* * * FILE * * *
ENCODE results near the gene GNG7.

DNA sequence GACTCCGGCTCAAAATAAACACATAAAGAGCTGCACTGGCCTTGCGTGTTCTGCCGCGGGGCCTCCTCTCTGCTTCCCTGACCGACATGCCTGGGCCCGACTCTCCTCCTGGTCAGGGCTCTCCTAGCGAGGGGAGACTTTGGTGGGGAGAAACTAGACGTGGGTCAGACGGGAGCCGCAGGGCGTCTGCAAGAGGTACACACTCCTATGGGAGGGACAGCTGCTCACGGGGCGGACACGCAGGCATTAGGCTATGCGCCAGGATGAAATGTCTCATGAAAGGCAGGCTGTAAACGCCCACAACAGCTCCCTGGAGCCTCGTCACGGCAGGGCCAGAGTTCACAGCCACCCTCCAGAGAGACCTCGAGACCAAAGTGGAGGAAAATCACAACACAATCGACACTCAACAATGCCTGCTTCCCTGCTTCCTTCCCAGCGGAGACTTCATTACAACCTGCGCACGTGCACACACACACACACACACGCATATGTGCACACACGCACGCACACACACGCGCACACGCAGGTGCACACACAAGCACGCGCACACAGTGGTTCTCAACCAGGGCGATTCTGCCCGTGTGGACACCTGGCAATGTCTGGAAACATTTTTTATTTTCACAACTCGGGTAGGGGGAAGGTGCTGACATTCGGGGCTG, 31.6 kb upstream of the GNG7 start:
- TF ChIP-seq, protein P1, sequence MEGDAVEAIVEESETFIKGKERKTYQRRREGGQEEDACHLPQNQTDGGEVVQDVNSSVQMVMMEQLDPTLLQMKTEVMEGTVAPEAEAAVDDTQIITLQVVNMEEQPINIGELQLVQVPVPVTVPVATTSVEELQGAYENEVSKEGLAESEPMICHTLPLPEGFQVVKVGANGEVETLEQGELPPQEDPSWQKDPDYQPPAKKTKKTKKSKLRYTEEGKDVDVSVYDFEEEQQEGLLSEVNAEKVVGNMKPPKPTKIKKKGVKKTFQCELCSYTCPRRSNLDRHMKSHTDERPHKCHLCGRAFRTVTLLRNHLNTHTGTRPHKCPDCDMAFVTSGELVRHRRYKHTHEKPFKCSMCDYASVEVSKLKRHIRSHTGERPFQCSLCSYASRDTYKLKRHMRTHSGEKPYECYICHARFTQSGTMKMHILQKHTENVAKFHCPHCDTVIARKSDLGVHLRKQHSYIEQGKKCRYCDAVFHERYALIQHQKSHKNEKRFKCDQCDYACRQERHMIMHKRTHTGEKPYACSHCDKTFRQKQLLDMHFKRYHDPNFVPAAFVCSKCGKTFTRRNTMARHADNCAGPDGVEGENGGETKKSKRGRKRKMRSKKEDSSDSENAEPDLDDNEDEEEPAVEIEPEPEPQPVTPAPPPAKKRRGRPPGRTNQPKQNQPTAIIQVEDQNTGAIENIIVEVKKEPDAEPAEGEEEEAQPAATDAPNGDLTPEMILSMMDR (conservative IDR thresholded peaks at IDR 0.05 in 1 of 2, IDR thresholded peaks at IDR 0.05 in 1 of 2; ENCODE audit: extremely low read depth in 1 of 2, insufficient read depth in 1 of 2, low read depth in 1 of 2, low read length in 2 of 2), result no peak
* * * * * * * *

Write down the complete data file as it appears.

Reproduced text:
ENCODE results near the gene GNG7.

DNA sequence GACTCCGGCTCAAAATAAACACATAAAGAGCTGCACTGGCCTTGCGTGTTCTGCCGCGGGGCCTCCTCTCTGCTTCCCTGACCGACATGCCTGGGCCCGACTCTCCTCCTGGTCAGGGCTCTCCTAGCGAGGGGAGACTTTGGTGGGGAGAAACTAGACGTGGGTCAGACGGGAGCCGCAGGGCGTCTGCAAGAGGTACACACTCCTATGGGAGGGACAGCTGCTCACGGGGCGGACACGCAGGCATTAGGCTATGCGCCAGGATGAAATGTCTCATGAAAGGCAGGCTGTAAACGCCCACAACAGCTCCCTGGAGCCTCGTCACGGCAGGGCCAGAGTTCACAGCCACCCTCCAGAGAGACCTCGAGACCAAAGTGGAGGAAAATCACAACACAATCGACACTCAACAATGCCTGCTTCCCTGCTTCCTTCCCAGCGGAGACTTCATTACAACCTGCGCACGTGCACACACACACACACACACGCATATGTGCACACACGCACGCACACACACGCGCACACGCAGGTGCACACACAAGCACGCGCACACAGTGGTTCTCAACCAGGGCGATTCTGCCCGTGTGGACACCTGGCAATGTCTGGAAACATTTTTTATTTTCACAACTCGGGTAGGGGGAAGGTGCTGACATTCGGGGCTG, 31.6 kb upstream of the GNG7 start:
- TF ChIP-seq, protein P1, sequence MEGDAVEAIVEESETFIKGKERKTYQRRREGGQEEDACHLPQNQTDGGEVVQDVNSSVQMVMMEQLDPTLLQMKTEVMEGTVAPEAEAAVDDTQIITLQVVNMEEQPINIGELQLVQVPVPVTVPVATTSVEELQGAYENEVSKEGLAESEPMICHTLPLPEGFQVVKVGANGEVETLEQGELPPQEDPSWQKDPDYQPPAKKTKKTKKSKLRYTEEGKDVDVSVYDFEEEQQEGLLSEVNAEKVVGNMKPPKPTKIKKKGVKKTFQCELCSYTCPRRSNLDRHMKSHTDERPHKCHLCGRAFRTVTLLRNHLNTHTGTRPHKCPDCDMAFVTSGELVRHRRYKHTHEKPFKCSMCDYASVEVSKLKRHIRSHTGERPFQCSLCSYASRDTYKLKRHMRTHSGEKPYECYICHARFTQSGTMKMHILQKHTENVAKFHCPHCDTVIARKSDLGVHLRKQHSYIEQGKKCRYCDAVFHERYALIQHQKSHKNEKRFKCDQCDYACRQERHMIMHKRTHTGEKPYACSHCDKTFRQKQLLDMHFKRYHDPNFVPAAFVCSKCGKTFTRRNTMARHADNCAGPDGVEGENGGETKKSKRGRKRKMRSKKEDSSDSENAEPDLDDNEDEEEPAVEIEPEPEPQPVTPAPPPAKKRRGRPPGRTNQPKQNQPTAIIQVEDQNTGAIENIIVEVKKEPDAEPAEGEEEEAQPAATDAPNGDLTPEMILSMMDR (conservative IDR thresholded peaks at IDR 0.05 in 1 of 2, IDR thresholded peaks at IDR 0.05 in 1 of 2; ENCODE audit: extremely low read depth in 1 of 2, insufficient read depth in 1 of 2, low read depth in 1 of 2, low read length in 2 of 2), result no peak